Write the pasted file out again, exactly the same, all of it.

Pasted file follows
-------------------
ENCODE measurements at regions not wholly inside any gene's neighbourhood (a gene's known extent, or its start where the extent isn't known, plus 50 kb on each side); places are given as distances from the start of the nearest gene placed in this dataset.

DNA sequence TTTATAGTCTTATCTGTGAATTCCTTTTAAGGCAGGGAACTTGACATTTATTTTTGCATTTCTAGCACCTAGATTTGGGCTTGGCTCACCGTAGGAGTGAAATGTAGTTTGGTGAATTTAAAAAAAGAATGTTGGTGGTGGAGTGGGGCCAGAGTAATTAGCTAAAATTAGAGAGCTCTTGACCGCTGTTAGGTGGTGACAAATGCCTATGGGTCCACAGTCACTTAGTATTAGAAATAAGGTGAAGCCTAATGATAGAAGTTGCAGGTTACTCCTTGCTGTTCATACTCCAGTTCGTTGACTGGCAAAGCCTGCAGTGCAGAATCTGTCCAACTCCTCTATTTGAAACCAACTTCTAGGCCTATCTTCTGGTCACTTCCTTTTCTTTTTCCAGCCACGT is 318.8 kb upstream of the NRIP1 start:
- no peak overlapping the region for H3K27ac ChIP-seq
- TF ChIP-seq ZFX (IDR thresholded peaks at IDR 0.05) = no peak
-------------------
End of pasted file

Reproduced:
ENCODE measurements at regions not wholly inside any gene's neighbourhood (a gene's known extent, or its start where the extent isn't known, plus 50 kb on each side); places are given as distances from the start of the nearest gene placed in this dataset.

DNA sequence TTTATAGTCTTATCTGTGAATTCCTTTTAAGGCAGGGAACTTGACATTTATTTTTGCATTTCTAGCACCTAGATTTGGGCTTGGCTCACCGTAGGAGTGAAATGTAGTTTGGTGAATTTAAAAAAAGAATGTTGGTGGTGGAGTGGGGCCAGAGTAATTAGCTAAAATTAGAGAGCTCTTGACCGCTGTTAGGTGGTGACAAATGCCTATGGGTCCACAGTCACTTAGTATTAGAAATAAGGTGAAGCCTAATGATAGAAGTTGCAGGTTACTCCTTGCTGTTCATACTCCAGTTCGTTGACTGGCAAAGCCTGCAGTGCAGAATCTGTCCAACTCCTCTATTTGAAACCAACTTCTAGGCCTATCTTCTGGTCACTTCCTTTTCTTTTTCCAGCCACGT is 318.8 kb upstream of the NRIP1 start:
- no peak overlapping the region for H3K27ac ChIP-seq
- TF ChIP-seq ZFX (IDR thresholded peaks at IDR 0.05) = no peak